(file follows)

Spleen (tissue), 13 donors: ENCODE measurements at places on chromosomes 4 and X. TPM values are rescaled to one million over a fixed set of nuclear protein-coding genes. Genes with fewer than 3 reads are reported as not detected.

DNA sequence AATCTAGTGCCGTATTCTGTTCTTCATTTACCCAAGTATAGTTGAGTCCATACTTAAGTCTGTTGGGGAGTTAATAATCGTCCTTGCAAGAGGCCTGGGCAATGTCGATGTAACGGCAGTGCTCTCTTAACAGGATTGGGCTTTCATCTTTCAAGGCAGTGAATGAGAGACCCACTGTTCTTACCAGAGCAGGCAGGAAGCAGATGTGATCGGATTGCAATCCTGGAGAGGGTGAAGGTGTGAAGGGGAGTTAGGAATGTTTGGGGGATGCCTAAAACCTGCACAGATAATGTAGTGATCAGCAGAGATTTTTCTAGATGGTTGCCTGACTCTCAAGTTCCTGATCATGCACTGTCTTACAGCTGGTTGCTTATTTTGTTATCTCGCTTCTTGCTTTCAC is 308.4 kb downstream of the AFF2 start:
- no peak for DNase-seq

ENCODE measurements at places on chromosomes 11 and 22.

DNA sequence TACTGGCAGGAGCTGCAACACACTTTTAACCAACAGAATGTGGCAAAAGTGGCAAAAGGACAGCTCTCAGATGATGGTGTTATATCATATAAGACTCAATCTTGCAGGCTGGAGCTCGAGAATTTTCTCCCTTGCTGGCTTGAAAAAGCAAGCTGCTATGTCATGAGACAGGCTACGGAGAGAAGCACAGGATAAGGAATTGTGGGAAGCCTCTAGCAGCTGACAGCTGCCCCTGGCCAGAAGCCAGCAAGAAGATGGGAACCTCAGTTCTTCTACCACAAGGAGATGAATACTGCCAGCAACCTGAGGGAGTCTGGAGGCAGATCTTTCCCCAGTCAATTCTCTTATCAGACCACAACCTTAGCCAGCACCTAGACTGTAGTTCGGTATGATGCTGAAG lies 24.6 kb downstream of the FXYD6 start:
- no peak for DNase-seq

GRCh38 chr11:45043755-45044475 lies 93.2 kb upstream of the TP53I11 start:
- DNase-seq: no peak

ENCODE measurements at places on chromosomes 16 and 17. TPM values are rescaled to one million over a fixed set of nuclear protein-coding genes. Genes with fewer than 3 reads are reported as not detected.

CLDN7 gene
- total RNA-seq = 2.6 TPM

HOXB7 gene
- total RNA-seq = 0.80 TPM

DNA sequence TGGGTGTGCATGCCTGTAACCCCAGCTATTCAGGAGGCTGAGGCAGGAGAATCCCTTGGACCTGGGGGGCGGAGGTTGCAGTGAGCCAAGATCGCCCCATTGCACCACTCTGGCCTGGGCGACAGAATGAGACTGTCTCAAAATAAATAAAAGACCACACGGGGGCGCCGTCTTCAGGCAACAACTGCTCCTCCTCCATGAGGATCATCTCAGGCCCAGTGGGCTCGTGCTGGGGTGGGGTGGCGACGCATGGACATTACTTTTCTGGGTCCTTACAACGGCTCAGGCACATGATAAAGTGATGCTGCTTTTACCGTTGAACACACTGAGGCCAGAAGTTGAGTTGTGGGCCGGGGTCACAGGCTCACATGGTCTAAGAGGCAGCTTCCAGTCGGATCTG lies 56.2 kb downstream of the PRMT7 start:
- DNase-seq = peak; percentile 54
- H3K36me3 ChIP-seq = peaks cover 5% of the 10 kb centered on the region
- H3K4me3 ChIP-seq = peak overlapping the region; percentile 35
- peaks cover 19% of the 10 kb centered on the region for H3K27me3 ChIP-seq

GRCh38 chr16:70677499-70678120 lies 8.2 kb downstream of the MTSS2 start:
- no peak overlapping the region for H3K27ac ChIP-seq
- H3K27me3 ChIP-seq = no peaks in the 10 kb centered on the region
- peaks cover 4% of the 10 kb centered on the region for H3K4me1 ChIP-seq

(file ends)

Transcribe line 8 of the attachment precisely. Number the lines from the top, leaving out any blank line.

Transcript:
- DNase-seq: no peak